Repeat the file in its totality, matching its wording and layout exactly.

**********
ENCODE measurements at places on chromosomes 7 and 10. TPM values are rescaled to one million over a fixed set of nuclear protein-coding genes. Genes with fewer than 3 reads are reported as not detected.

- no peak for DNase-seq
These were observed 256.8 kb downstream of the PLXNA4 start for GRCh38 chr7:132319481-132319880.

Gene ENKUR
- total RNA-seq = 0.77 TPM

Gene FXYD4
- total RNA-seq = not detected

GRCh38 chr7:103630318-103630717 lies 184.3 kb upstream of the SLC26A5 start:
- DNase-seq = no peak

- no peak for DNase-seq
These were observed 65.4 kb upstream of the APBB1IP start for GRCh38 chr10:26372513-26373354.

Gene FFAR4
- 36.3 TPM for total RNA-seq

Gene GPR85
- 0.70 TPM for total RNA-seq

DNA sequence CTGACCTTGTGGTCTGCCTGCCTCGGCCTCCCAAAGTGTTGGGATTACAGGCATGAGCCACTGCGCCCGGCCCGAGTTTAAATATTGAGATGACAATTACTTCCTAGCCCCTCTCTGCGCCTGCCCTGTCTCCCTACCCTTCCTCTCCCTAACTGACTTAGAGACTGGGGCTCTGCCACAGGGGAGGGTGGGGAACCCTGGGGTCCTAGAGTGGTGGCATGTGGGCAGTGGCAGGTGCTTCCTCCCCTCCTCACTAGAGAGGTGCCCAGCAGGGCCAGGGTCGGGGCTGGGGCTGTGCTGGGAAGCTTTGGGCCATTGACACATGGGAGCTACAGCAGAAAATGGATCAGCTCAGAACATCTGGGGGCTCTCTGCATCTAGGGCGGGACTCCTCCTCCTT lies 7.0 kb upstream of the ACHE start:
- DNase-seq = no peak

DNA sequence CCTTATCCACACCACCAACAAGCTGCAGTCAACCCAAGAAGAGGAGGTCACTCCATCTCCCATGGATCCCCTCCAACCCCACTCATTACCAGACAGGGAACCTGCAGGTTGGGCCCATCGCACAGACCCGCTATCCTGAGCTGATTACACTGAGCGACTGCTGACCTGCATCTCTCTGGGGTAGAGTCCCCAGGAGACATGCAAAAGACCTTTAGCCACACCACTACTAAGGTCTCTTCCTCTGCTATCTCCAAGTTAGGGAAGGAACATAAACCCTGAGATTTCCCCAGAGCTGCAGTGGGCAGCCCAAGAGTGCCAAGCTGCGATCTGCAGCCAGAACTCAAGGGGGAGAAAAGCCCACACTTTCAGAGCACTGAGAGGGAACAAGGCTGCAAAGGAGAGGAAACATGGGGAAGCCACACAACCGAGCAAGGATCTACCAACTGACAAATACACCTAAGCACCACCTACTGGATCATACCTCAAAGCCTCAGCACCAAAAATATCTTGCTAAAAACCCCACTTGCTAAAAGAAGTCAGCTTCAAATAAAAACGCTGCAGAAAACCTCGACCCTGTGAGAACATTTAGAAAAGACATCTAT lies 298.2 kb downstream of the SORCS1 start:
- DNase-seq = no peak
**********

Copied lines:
ENCODE measurements at places on chromosomes 7 and 10. TPM values are rescaled to one million over a fixed set of nuclear protein-coding genes. Genes with fewer than 3 reads are reported as not detected.

- no peak for DNase-seq
These were observed 256.8 kb downstream of the PLXNA4 start for GRCh38 chr7:132319481-132319880.

Gene ENKUR
- total RNA-seq = 0.77 TPM

Gene FXYD4
- total RNA-seq = not detected

GRCh38 chr7:103630318-103630717 lies 184.3 kb upstream of the SLC26A5 start:
- DNase-seq = no peak

- no peak for DNase-seq
These were observed 65.4 kb upstream of the APBB1IP start for GRCh38 chr10:26372513-26373354.

Gene FFAR4
- 36.3 TPM for total RNA-seq

Gene GPR85
- 0.70 TPM for total RNA-seq

DNA sequence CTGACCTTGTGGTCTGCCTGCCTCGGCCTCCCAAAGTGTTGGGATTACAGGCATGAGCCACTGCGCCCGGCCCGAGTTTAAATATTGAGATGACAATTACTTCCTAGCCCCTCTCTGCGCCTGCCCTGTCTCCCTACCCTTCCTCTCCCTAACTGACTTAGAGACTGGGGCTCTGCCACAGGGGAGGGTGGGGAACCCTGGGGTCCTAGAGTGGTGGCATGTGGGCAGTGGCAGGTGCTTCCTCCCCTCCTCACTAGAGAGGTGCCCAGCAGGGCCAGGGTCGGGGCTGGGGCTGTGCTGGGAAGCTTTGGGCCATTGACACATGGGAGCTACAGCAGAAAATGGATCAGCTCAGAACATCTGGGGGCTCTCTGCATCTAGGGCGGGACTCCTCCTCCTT lies 7.0 kb upstream of the ACHE start:
- DNase-seq = no peak

DNA sequence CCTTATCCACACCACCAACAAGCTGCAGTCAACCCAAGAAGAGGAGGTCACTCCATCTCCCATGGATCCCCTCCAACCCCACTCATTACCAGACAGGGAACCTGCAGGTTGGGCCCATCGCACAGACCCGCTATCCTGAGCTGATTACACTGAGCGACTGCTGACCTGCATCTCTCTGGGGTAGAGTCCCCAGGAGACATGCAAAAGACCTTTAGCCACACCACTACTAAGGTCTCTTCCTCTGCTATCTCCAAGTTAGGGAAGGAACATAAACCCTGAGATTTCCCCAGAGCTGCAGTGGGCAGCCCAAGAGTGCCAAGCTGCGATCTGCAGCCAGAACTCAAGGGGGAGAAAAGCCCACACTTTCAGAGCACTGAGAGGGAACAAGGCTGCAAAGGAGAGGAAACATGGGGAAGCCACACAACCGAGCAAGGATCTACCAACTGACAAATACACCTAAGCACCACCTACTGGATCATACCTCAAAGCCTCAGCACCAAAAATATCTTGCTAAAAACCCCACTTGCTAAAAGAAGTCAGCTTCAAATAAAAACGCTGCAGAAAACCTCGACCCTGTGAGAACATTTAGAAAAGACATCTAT lies 298.2 kb downstream of the SORCS1 start:
- DNase-seq = no peak